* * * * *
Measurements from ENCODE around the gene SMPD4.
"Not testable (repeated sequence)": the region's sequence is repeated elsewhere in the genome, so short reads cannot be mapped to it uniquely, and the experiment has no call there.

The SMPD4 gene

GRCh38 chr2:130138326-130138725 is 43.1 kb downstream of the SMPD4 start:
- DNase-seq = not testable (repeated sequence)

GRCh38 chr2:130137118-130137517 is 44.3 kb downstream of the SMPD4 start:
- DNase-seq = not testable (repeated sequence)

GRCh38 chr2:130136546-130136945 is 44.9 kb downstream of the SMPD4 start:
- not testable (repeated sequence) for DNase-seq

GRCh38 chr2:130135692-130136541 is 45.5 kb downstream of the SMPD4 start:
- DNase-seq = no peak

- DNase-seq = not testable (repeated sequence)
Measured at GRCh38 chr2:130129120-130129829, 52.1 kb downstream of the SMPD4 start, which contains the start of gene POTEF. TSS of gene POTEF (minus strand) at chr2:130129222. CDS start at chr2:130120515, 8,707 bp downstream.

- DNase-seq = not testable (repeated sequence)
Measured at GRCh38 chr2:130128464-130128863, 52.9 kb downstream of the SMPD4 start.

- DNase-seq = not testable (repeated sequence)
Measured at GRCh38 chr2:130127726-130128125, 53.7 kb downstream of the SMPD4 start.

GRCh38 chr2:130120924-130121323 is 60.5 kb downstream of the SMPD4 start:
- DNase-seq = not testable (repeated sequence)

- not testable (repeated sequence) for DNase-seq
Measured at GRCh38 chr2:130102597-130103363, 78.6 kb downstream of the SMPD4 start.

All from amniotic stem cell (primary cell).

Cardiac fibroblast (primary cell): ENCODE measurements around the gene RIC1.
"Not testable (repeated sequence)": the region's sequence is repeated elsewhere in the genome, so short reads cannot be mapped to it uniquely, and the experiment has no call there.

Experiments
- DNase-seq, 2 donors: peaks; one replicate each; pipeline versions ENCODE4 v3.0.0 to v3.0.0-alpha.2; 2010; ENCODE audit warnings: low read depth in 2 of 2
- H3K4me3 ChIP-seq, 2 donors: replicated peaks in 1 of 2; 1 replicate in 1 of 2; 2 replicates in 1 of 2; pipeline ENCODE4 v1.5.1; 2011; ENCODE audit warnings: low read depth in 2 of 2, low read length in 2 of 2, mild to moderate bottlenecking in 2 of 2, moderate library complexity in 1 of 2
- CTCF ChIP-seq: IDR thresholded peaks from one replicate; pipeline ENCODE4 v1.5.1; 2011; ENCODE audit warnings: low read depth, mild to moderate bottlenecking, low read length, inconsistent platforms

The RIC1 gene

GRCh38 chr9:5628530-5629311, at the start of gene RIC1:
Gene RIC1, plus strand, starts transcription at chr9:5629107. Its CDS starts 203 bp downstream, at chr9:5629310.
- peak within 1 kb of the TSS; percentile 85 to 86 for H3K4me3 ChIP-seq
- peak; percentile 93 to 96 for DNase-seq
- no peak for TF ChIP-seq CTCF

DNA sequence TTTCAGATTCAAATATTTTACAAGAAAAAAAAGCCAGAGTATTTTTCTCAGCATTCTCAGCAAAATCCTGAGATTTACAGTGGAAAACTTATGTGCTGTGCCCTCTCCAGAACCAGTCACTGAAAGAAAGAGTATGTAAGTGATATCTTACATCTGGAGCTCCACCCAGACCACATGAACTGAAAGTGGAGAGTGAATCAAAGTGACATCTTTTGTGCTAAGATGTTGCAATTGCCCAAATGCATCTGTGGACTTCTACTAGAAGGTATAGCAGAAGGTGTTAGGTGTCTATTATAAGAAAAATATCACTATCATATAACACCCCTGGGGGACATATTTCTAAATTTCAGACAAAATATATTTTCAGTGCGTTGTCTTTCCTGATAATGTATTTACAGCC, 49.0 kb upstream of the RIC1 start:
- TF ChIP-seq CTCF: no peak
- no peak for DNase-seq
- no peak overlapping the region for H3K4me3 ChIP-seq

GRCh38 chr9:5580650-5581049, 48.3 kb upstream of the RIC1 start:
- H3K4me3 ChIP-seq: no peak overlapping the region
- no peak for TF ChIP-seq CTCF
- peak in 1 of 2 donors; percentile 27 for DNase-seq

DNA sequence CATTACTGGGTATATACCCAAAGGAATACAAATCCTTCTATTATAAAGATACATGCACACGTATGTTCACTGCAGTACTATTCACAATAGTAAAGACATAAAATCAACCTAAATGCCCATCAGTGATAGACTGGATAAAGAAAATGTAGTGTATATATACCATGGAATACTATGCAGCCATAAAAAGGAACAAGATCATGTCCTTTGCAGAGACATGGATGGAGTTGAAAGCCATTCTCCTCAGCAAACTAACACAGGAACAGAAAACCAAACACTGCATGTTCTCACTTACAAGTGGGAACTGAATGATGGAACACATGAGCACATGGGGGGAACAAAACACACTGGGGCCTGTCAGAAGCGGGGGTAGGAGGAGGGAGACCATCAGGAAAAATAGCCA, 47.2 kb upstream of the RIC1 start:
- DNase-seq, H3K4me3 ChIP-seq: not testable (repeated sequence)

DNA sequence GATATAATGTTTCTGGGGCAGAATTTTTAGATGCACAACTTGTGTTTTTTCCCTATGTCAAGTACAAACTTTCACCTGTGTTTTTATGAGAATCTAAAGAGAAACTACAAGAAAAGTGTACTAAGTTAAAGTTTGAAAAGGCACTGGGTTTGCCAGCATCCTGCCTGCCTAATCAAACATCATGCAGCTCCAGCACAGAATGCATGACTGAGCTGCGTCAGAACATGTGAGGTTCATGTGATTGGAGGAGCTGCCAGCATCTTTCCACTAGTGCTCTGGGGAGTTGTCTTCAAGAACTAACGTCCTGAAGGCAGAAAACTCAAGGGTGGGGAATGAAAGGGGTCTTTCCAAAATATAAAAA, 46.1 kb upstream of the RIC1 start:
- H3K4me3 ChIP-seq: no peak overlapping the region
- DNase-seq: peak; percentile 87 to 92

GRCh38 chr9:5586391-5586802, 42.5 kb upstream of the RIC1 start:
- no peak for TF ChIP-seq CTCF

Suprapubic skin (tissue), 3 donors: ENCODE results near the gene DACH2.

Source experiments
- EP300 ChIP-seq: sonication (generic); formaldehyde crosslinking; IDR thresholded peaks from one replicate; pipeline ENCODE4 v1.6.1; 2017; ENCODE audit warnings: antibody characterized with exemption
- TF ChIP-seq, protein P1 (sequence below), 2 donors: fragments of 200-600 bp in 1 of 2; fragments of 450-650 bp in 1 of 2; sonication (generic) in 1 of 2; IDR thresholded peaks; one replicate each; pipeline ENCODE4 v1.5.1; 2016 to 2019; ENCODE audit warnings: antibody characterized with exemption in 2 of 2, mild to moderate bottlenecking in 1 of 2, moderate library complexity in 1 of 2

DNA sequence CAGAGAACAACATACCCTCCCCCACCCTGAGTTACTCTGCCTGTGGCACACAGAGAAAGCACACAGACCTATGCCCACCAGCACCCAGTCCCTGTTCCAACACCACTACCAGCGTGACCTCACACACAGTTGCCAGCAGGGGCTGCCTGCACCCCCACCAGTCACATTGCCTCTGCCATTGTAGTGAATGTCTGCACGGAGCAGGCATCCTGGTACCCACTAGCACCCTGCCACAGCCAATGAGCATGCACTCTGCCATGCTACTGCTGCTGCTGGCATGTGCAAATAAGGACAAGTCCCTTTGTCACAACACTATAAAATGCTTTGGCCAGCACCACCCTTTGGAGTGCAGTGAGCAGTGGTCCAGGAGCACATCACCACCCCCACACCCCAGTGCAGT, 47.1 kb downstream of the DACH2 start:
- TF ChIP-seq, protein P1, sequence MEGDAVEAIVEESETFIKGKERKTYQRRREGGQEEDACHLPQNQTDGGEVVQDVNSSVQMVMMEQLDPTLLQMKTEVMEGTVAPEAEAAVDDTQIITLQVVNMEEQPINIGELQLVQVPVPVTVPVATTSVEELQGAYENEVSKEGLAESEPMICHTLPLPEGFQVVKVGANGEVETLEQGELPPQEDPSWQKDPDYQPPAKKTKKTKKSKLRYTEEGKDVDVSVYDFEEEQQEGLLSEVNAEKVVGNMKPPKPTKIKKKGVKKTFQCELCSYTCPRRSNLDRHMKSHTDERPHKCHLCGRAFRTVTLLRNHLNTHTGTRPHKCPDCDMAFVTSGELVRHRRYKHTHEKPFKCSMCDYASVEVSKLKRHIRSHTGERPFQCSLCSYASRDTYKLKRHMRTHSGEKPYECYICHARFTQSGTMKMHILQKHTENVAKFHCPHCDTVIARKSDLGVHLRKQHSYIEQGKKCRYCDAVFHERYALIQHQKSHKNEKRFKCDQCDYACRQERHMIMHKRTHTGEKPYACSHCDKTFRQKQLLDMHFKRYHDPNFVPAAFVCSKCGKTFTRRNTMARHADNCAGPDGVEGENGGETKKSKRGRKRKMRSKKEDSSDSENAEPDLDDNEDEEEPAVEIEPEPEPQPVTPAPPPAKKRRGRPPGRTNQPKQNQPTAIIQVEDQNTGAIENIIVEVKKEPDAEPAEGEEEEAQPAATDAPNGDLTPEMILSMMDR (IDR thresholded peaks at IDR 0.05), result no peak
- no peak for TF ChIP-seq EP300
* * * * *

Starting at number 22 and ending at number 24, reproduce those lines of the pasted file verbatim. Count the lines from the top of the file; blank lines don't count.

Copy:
All from amniotic stem cell (primary cell).

Cardiac fibroblast (primary cell): ENCODE measurements around the gene RIC1.
"Not testable (repeated sequence)": the region's sequence is repeated elsewhere in the genome, so short reads cannot be mapped to it uniquely, and the experiment has no call there.